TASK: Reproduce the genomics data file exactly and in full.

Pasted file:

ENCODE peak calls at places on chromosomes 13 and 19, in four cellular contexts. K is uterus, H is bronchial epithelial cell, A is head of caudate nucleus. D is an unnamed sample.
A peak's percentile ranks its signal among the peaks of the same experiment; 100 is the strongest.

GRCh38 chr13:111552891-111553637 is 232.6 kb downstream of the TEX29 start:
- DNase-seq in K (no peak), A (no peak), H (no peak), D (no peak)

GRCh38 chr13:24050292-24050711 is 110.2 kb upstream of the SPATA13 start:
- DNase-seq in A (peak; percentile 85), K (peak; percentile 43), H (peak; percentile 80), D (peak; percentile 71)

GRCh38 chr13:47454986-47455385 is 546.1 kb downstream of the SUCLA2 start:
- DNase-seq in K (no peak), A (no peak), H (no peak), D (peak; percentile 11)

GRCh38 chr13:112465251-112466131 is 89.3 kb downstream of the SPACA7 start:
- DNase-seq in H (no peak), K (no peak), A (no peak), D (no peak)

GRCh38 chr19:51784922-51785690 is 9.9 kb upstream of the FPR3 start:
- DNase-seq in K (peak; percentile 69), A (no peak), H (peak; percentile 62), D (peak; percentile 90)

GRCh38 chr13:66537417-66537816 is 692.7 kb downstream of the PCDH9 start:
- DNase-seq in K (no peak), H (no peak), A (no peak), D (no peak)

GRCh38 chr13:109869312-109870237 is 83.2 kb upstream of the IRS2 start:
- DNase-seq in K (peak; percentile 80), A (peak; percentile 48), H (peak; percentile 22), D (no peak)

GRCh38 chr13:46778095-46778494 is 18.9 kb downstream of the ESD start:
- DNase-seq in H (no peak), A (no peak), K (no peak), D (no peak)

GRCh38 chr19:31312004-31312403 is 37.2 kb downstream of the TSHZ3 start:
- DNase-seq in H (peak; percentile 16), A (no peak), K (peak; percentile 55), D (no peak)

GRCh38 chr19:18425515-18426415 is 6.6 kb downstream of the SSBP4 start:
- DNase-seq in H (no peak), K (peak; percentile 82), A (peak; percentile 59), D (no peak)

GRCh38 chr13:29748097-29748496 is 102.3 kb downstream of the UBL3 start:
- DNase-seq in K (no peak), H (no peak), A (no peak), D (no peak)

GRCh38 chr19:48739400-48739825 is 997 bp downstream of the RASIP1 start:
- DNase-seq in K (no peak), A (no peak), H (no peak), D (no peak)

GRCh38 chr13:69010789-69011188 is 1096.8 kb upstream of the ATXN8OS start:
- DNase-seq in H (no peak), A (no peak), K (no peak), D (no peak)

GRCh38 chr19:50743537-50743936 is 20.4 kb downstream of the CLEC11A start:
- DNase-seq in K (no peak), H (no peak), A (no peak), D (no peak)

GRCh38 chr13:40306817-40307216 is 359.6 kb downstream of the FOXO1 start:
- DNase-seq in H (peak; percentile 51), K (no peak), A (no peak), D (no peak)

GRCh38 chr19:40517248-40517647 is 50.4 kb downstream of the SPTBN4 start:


ENCODE peak calls at places on chromosomes 13 and 19, in four cellular contexts. K is uterus, H is bronchial epithelial cell, A is head of caudate nucleus. D is an unnamed sample.
A peak's percentile ranks its signal among the peaks of the same experiment; 100 is the strongest.

GRCh38 chr13:111552891-111553637 is 232.6 kb downstream of the TEX29 start:
- DNase-seq in K (no peak), A (no peak), H (no peak), D (no peak)

GRCh38 chr13:24050292-24050711 is 110.2 kb upstream of the SPATA13 start:
- DNase-seq in A (peak; percentile 85), K (peak; percentile 43), H (peak; percentile 80), D (peak; percentile 71)

GRCh38 chr13:47454986-47455385 is 546.1 kb downstream of the SUCLA2 start:
- DNase-seq in K (no peak), A (no peak), H (no peak), D (peak; percentile 11)

GRCh38 chr13:112465251-112466131 is 89.3 kb downstream of the SPACA7 start:
- DNase-seq in H (no peak), K (no peak), A (no peak), D (no peak)

GRCh38 chr19:51784922-51785690 is 9.9 kb upstream of the FPR3 start:
- DNase-seq in K (peak; percentile 69), A (no peak), H (peak; percentile 62), D (peak; percentile 90)

GRCh38 chr13:66537417-66537816 is 692.7 kb downstream of the PCDH9 start:
- DNase-seq in K (no peak), H (no peak), A (no peak), D (no peak)

GRCh38 chr13:109869312-109870237 is 83.2 kb upstream of the IRS2 start:
- DNase-seq in K (peak; percentile 80), A (peak; percentile 48), H (peak; percentile 22), D (no peak)

GRCh38 chr13:46778095-46778494 is 18.9 kb downstream of the ESD start:
- DNase-seq in H (no peak), A (no peak), K (no peak), D (no peak)

GRCh38 chr19:31312004-31312403 is 37.2 kb downstream of the TSHZ3 start:
- DNase-seq in H (peak; percentile 16), A (no peak), K (peak; percentile 55), D (no peak)

GRCh38 chr19:18425515-18426415 is 6.6 kb downstream of the SSBP4 start:
- DNase-seq in H (no peak), K (peak; percentile 82), A (peak; percentile 59), D (no peak)

GRCh38 chr13:29748097-29748496 is 102.3 kb downstream of the UBL3 start:
- DNase-seq in K (no peak), H (no peak), A (no peak), D (no peak)

GRCh38 chr19:48739400-48739825 is 997 bp downstream of the RASIP1 start:
- DNase-seq in K (no peak), A (no peak), H (no peak), D (no peak)

GRCh38 chr13:69010789-69011188 is 1096.8 kb upstream of the ATXN8OS start:
- DNase-seq in H (no peak), A (no peak), K (no peak), D (no peak)

GRCh38 chr19:50743537-50743936 is 20.4 kb downstream of the CLEC11A start:
- DNase-seq in K (no peak), H (no peak), A (no peak), D (no peak)

GRCh38 chr13:40306817-40307216 is 359.6 kb downstream of the FOXO1 start:
- DNase-seq in H (peak; percentile 51), K (no peak), A (no peak), D (no peak)

GRCh38 chr19:40517248-40517647 is 50.4 kb downstream of the SPTBN4 start: